I created this GF cake because I liked the idea of lime & coconut together. It turned out very light and moist; an indulgent delight with a tropical breeze.
This recipe is wholly dairy-free if you use a suitable double cream substitute in the frosting.
For the cake:
- 280g gluten-free flour
- 130g caster sugar (golden or white)
- 5 tsp gluten-free baking powder (use 2 tsp if your GF flour is self-raising)
- 25g unsweetened desiccated coconut nibs, plus extra for garnish
- 6 large eggs, separated (they should total 360g-380g when weighed in their shells)
- 1 unwaxed lime, zest and juice
- 125ml (120g if weighing) vegetable oil
- 160ml (160g) water
- Butter, to grease tin (or dairy-free margarine)
For the coconut cream frosting and garnish:
- 1 unwaxed lime, zest and juice
- 225g raw coconut oil (see footnote)
- 100ml double cream, or suitable dairy-free alternative
- 2 tablespoons coconut rum (optional)
- 1 tablespoon vanilla extract
- 420g icing sugar – sift, if required, after measuring
- Unsweetened desiccated coconut nibs (see Cake Ingredients)
- 25g unsweetened coconut curls, to decorate
- A round, deep-sided cake tin 26cm (10″) or so in diameter
- Baking/parchment paper to line tin
- 3 large mixing bowls
- Electric mixer (hand-held or stand)
- Spatula and wooden spoon
- Oven-safe plate
- Cooling rack
- Preheat oven to 180 C (160 C fan-assisted). Grease your tin and line the bottom and sides with baking paper. Get 3 mixing bowls ready.
- In the first bowl, mix the flour, sugar, baking powder, and coconut nibs together with a fork.
- In the second bowl, whisk the egg whites to stiff peaks, starting at low speed and gradually increasing to high speed.
- In the third bowl, whisk the egg yolks with the lime juice, zest, oil, and water until doubled in volume and fluffy; again, start at low speed and gradually increase to high speed. (No need to clean the beaters from the whites.)
- Add the yolk mixture to the dry ingredients and fold together with a spatula until fully combined and smooth.
- Add one-third of the egg whites, folding briskly, to loosen the mixture. Then add the rest of the whites and fold carefully until no white lumps or streaks remain.
- Pour the batter into your prepared tin and smooth the top with the spatula. Bake in the oven for 20-25 minutes, turning halfway through for even baking, until a skewer inserted in the centre comes out clean. Cool the cake in the tin on a cooling rack (GF cakes can be too delicate to turn out of the tin while still hot).
Coconut cream frosting:
- When the cake has baked, turn the oven off. Spread the lime zest on an oven-safe plate, breaking up any clumps, and put in the oven – door ajar – for 30 minutes to dry out as the oven cools.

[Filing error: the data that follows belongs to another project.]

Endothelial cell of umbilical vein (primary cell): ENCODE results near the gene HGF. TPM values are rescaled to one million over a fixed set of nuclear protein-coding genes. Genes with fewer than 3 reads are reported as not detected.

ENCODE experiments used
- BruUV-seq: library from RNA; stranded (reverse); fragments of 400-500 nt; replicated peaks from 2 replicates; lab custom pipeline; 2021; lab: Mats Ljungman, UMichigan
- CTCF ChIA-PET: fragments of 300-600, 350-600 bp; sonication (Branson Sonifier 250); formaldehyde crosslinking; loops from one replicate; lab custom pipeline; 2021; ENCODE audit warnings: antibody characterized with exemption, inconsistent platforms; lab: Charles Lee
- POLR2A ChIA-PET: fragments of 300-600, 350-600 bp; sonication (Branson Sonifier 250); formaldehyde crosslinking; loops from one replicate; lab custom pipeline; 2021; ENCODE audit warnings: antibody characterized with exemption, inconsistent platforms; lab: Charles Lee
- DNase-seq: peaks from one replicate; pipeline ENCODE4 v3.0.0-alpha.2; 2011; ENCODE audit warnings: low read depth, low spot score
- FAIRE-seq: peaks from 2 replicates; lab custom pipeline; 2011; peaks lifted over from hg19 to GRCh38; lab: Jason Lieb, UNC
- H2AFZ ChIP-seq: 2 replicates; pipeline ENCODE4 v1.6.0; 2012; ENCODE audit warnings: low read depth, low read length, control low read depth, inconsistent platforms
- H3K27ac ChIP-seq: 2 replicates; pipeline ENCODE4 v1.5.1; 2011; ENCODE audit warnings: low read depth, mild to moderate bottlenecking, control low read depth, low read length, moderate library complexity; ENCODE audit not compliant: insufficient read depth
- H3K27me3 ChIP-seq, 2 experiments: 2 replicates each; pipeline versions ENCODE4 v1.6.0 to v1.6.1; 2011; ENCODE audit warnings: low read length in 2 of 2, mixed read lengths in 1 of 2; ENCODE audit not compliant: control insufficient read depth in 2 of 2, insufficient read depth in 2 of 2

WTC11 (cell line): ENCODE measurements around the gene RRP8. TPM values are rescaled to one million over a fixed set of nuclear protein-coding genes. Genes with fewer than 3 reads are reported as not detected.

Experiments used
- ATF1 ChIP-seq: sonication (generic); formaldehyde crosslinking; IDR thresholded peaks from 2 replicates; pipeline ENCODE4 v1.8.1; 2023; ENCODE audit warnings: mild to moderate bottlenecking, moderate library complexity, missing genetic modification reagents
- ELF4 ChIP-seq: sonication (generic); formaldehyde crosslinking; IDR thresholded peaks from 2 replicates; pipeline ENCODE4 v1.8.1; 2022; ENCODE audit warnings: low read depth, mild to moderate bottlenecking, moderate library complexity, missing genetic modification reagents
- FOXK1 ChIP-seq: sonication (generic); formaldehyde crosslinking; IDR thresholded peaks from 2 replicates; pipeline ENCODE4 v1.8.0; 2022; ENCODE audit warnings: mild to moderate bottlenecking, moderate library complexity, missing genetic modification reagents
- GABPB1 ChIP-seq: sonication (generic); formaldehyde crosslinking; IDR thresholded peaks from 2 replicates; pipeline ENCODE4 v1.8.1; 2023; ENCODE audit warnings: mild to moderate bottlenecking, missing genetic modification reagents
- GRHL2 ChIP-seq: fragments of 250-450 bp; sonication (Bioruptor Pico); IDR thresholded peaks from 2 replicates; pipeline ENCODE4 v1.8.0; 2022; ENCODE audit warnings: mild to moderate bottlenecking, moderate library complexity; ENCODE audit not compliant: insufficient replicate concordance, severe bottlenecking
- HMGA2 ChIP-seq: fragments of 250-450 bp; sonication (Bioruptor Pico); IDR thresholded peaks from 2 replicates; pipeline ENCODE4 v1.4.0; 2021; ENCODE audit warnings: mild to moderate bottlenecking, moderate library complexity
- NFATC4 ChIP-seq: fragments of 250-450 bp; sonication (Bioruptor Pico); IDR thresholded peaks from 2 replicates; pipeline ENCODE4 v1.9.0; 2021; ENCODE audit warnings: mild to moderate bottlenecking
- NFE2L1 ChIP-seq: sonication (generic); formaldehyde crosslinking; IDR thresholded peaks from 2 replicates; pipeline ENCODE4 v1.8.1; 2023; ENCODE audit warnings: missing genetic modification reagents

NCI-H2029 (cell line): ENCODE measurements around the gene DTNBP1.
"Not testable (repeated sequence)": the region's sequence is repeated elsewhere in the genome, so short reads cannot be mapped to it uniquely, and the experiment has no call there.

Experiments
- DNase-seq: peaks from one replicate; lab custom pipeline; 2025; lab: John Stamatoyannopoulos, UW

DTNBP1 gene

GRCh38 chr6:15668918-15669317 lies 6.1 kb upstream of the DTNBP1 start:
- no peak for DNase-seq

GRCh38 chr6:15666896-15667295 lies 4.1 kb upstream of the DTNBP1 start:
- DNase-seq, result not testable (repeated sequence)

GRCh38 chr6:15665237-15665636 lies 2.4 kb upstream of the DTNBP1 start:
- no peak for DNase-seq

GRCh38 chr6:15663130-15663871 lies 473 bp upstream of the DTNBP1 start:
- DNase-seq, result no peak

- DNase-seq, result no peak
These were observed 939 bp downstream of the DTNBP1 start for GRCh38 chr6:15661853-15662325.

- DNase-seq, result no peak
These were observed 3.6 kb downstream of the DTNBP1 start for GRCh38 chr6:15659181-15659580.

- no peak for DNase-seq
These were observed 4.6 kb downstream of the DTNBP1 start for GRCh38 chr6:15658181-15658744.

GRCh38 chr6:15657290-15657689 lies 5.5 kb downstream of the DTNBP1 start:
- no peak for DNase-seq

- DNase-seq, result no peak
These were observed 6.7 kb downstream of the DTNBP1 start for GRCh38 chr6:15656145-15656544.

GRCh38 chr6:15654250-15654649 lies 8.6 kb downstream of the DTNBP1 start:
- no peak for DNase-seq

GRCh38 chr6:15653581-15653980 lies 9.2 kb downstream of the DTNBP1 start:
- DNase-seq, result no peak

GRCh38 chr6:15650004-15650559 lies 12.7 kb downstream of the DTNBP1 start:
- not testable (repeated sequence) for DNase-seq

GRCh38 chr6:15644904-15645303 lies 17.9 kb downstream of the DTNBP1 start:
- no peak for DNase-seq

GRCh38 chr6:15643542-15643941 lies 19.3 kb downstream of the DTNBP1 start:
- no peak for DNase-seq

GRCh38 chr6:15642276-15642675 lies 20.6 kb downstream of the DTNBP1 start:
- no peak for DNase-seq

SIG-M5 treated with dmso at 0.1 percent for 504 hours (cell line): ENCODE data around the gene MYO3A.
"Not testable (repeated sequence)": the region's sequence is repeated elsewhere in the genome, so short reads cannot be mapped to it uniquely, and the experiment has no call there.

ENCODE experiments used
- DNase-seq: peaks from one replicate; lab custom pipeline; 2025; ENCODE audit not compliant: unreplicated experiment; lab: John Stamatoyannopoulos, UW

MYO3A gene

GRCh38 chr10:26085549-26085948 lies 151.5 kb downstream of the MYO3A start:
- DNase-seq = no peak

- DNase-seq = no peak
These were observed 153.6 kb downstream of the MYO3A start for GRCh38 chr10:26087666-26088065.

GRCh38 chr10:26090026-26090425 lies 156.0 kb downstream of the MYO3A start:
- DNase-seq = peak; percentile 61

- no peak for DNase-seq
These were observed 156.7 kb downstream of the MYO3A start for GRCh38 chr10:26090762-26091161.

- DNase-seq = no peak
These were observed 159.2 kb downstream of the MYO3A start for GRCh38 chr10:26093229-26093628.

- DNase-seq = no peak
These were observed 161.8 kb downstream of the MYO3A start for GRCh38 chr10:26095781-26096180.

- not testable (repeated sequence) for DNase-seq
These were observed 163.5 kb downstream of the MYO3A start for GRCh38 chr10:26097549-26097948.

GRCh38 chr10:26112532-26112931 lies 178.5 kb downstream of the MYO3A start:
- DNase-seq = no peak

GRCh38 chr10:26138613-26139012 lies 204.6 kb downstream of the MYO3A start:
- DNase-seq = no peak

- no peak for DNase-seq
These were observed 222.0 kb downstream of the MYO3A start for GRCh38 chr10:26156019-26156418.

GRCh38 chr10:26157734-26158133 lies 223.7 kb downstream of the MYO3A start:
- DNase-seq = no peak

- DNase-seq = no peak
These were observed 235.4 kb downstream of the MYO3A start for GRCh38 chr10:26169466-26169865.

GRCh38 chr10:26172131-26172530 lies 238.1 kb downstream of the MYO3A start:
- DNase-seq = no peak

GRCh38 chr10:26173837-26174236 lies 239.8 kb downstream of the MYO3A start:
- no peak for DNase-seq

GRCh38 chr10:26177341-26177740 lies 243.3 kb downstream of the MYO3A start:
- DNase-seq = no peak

- Put the coconut oil into your mixing bowl, and break up any large lumps with your wooden spoon. Microwave on the defrost (or lowest) setting for 1 minute, then see if it’s pliable enough to beat as if you were creaming butter. If not, zap for 20 seconds more, and test again; continue until it’s softened enough.
- With the mixer on low speed, add about 3/4 of the double cream, the rum (if using), vanilla, and lime juice, one item at a time, to the softened coconut oil, whisking after each addition. Scrape down the bowl really well, and whisk 1 minute on medium speed.
- Add the icing sugar gradually, whisking continuously on low speed. Once all in, scrape down the bowl again and continue whisking on medium speed about 2 minutes.
- If the mixture is too stiff for you, add the rest of the cream 1 tablespoon at a time, whisking at medium speed for about 30 seconds after each addition, until you have the consistency you want.
- Slice the cooled cake in half horizontally. Spread about 1/4 of the frosting over the bottom layer, then sprinkle some coconut nibs and dried lime zest over. Put on the top cake layer, and spread the rest of the frosting over the top and sides. Sprinkle over more coconut nibs, then the remaining dried lime zest, then the coconut curls to garnish.
Raw coconut oil is sold as a solid (in a jar) in most supermarkets. When baked, it doesn’t have a strong coconut taste, and it’s lactose-free so it’s excellent for someone avoiding butter. However, you can use unsalted butter in the frosting if you prefer (which is the original recipe from The Kitchn which I adapted); you’ll need to add coconut flavouring, though.
Layer Cake Tips
I’m hopeless at slicing cakes in half horizontally, so when making a layer cake, I bake the layers separately. After pouring the cake mix into the tins, I use the spatula to create a slight depression in the centre of one of the cakes – this helps to make a flatter rise for the one that becomes the base layer.